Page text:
Teaching the Next Generation
Occpaleo was recently contacted by the Portland, Maine public school system, for help in their mission to educate young school students on the prehistory of their region. Our vision has always been to provide tangible items to help in the teaching process, so we enthusiastically got to work to help accomplish this goal.
I learned years ago that a picture in a book is often not enough for understanding. When an object from history can be held in the hand and felt, it often comes to life. We knew immediately the best way to support this project was to provide artifact casts of ancient tools from their home region. Why artifact casts? Actual artifacts are often difficult to obtain and are not safely examined by children. With cast replicas, models identical in shape and feel to the originals can be handled and understood.
The school agreed, and the local archaeologist sent us 15 artifacts from the time of European contact all the way back to Paleoindian times after the last Ice Age 11,000 years ago. We wanted to put together a selection of artifacts that not only showed various time periods, but also answered several questions. How did they hunt, and with what? Did they have boats? How did they work wood without a modern axe?
A great example is the pottery fragments shown here. Several connecting pieces were cast, so that they fit together like the original cooking vessel. The teacher might ask how food was cooked, and then show a pottery fragment as shown in the archaeological record. By putting the pieces together like a puzzle, the students could then see a round vessel take shape, and imagine a pot similar to those found in their own kitchens at home.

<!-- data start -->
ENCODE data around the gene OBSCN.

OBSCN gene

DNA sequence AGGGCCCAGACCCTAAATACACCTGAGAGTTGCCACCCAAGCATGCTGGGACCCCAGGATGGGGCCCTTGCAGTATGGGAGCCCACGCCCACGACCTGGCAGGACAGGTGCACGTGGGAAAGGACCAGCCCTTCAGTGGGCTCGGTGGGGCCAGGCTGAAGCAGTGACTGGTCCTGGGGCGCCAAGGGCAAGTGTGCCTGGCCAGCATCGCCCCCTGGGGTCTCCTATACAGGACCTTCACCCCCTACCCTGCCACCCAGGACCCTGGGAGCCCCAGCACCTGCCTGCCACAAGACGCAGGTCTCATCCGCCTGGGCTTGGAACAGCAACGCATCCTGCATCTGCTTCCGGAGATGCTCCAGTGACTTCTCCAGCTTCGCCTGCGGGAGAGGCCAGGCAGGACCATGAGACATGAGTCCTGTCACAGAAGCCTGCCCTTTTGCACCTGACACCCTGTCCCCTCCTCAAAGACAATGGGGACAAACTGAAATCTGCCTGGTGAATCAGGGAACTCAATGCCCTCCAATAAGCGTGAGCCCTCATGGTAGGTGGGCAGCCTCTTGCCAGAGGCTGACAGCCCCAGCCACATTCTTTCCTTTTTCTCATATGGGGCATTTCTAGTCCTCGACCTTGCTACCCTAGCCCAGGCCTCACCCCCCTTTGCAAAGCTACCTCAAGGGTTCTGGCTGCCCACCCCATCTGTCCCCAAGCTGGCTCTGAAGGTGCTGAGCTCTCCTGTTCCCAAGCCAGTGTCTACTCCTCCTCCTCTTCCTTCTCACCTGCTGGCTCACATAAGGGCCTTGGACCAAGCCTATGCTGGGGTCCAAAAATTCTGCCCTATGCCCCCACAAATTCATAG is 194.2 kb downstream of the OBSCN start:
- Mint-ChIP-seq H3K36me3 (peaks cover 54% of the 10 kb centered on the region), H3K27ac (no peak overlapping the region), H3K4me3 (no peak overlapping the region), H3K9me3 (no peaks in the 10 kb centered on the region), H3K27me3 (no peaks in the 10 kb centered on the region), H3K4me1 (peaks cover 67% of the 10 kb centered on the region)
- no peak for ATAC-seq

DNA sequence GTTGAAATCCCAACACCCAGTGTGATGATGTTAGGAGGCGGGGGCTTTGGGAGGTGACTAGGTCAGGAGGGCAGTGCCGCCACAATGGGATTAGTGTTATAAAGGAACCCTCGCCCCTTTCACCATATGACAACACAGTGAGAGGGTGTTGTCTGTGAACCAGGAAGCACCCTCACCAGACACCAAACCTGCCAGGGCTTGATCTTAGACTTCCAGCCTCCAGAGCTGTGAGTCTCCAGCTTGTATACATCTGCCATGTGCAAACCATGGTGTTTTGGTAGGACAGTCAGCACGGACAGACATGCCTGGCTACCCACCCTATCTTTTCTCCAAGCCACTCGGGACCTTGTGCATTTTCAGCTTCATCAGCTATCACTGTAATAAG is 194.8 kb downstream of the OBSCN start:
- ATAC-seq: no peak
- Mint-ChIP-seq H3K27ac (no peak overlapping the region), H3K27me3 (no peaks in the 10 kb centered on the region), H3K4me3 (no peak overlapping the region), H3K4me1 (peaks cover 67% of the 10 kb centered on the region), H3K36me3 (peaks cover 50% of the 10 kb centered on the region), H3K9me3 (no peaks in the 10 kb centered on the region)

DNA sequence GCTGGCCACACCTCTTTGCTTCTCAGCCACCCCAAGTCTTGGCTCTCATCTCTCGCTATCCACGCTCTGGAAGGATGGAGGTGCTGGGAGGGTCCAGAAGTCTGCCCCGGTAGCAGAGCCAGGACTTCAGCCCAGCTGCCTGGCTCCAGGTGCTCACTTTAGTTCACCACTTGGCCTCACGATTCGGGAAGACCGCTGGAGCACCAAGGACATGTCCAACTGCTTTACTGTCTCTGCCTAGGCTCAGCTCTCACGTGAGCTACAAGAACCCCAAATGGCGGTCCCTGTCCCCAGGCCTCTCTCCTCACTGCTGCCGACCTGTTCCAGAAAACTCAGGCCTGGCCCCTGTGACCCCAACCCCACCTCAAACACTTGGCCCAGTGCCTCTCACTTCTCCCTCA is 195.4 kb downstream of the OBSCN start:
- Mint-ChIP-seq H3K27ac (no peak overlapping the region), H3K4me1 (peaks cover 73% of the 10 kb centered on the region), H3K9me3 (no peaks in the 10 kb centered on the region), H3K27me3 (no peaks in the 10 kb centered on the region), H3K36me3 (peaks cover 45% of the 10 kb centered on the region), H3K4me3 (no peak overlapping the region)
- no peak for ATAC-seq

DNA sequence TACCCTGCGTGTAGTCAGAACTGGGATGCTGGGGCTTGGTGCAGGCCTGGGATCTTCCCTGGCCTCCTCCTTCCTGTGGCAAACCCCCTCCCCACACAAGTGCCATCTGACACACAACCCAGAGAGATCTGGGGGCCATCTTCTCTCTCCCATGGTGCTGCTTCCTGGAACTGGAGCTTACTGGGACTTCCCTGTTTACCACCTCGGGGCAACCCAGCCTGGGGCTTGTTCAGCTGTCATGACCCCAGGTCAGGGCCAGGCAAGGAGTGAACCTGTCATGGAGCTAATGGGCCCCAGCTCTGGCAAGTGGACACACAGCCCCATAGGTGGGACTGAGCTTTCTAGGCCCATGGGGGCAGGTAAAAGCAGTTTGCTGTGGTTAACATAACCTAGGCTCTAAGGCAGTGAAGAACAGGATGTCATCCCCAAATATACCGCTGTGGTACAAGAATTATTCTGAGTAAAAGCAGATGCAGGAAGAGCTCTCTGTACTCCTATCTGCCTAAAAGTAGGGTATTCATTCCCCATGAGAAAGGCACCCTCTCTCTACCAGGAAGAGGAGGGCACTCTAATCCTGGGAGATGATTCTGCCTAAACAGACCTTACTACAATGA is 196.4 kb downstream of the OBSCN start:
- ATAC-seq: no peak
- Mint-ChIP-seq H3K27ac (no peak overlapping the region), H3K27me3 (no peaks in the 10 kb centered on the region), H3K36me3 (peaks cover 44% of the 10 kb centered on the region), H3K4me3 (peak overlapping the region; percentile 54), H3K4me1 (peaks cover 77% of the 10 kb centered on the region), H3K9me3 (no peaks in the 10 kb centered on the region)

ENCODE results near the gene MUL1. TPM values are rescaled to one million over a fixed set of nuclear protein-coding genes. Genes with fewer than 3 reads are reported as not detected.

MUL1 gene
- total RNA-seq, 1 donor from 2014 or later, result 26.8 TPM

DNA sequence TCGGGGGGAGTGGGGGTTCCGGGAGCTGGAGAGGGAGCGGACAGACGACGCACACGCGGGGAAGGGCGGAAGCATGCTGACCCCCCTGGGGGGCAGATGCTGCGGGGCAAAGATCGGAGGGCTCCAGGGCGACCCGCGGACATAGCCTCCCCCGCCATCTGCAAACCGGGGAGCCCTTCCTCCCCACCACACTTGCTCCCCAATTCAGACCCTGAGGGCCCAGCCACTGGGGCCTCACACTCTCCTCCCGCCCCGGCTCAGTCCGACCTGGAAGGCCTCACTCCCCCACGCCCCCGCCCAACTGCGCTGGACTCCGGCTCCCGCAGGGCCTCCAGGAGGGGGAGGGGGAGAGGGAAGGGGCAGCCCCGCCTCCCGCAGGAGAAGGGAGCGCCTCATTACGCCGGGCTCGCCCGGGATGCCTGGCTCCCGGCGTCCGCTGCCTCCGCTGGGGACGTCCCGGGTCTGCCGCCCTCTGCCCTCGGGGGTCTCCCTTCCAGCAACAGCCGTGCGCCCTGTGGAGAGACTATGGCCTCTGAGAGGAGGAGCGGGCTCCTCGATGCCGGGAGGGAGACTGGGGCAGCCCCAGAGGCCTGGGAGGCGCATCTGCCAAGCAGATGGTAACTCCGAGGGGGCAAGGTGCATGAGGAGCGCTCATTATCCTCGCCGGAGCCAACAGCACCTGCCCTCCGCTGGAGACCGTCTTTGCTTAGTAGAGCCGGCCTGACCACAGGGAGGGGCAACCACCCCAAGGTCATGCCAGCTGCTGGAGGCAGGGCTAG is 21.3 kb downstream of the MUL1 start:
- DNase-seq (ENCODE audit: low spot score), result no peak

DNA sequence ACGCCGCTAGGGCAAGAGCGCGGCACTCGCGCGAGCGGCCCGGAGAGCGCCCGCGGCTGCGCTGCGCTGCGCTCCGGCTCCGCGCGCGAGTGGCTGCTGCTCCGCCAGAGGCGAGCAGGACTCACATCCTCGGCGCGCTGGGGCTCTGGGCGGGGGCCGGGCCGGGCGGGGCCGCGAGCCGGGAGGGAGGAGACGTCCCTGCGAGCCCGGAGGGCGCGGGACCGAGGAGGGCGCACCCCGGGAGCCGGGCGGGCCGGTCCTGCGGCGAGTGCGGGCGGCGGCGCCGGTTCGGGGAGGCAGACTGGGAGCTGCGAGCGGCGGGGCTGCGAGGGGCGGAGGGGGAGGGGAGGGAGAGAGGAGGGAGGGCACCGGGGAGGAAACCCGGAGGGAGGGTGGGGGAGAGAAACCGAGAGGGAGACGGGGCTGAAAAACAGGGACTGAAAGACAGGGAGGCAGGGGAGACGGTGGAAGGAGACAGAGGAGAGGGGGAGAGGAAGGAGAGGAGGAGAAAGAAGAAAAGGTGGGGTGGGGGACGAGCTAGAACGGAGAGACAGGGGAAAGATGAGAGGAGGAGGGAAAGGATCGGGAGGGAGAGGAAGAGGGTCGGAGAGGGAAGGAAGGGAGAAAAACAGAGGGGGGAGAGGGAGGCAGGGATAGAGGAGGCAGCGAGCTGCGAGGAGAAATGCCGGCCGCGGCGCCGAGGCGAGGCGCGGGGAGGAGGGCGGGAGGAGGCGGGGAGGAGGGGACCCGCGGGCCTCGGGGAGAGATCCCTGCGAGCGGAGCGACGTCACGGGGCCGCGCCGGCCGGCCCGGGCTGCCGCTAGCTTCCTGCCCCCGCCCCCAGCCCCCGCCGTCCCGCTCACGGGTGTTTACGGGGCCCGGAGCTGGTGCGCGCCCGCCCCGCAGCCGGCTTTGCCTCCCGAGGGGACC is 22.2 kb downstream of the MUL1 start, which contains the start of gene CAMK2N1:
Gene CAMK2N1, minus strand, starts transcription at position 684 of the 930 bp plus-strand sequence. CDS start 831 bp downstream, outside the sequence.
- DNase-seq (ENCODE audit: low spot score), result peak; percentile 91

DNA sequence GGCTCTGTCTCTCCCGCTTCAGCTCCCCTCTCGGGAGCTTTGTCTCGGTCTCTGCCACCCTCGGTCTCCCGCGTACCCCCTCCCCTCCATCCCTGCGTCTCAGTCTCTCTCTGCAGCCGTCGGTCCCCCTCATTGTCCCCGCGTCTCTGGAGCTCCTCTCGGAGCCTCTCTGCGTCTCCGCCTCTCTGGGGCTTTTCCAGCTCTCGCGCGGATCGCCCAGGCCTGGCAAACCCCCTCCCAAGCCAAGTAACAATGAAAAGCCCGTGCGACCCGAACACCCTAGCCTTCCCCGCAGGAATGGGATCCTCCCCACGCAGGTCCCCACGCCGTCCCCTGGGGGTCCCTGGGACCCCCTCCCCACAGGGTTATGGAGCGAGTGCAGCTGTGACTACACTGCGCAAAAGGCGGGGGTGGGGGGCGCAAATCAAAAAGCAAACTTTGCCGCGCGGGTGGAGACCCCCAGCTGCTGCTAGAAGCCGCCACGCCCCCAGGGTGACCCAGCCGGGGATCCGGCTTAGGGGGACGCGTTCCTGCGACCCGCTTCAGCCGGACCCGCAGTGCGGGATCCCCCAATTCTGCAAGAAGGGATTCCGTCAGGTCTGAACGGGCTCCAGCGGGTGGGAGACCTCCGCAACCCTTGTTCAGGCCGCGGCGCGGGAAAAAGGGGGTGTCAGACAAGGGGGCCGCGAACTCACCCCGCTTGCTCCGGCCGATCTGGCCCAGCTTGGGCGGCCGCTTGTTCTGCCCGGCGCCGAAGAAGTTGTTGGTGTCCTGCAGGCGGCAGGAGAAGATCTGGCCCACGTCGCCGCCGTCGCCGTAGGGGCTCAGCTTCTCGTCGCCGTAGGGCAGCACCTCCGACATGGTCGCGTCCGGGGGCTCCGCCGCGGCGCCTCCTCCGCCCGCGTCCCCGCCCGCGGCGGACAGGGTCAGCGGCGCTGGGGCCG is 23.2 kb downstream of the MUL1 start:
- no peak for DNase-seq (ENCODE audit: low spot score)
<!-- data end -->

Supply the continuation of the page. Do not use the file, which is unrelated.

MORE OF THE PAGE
The artifact above is a stone gouge for woodworking. It was used thousands of years ago in the local coast and waterways for scooping out large logs to make dugout canoes. With an example to hold in hand, and a comparison with a modern steel tool that has the same function, the students can begin to understand how ancient peoples made their boats, and see what materials were used before the age of metal tools.
The casting process for artifacts allows multiple copies, so that larger groups of students can have access at once. Holding the object sparks the most insightful questions. How did they sew clothing before modern needles? Why is the rim of the pot sherd round and blackened? Is there an edge on that little stone tool that could be used for cleaning animal hides for clothes? You can't feel the edge of a tool, or put together a puzzle from the pages of a book, and it's that level of learning that we hope will inspire the next generation of students to better understand our shared prehistory.